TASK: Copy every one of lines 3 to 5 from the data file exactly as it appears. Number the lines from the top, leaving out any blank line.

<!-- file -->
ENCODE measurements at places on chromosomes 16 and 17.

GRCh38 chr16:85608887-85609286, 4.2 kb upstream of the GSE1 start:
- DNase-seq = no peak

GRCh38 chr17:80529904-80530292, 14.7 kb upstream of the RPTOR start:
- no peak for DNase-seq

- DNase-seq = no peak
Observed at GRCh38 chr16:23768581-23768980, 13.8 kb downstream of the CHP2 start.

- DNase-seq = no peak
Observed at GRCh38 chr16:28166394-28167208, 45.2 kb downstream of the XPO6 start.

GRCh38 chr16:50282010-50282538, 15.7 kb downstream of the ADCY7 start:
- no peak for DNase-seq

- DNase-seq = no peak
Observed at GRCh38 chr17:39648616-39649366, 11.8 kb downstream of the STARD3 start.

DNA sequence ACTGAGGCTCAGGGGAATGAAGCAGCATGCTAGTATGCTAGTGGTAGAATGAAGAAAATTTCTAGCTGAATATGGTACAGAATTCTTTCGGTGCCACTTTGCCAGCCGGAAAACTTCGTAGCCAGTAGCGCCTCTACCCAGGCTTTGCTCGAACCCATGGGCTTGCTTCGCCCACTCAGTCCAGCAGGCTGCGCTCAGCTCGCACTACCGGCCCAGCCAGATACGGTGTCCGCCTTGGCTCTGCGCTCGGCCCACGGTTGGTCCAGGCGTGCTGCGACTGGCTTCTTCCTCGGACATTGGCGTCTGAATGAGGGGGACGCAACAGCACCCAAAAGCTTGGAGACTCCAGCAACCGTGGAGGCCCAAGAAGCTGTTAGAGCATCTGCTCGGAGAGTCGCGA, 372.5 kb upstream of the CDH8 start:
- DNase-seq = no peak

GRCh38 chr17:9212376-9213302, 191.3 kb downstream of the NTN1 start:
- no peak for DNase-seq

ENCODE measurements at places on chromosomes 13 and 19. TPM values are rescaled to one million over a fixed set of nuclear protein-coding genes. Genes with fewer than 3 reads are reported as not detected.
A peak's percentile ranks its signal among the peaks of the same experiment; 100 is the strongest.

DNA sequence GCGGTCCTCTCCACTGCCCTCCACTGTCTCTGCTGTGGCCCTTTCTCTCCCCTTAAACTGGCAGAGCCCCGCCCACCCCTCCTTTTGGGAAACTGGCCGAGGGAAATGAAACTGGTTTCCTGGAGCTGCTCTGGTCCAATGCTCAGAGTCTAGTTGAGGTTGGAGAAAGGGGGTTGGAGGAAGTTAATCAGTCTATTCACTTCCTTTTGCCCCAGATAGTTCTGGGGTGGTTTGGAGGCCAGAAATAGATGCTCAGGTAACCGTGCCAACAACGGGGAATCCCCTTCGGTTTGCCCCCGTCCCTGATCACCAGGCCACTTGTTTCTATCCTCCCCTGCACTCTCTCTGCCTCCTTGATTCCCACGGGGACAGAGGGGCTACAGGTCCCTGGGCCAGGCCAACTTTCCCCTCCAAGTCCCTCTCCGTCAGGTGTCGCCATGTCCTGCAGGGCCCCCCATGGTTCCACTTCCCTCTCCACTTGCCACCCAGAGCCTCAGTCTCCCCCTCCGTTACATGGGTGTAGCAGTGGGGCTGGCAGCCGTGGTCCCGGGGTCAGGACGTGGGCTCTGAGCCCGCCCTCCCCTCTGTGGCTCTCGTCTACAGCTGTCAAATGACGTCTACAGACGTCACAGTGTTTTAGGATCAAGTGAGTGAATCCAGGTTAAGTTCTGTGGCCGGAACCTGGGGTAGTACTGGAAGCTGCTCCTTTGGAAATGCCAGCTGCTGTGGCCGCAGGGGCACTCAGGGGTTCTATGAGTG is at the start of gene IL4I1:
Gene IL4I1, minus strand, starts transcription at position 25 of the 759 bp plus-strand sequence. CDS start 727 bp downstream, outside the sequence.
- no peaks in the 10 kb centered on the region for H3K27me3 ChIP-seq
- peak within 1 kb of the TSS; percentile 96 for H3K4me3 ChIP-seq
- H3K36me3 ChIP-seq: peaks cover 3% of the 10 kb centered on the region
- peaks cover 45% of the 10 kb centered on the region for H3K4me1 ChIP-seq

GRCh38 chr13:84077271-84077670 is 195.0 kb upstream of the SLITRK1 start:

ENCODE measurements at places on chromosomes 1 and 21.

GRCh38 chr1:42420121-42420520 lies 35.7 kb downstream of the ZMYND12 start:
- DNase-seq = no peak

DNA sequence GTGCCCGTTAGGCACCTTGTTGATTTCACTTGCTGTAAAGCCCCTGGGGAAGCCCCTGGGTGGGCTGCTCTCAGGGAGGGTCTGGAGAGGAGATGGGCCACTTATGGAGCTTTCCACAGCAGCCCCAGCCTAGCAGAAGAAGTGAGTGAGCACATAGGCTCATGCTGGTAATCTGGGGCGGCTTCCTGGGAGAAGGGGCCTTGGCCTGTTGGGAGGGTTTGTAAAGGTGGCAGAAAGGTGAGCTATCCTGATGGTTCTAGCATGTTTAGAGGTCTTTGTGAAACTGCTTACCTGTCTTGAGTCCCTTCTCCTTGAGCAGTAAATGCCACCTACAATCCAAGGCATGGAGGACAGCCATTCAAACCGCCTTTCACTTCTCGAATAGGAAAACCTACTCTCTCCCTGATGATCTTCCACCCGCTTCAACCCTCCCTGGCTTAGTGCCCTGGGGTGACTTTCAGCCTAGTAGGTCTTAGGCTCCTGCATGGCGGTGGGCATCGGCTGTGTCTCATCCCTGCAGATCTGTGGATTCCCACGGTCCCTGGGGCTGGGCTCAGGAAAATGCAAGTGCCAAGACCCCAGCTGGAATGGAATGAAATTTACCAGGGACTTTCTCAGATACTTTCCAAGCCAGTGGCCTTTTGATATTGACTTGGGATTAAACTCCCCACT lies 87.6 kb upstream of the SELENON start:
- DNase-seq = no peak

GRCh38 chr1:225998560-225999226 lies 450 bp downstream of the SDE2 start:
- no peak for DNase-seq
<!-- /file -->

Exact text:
- DNase-seq = no peak

GRCh38 chr17:80529904-80530292, 14.7 kb upstream of the RPTOR start:
- no peak for DNase-seq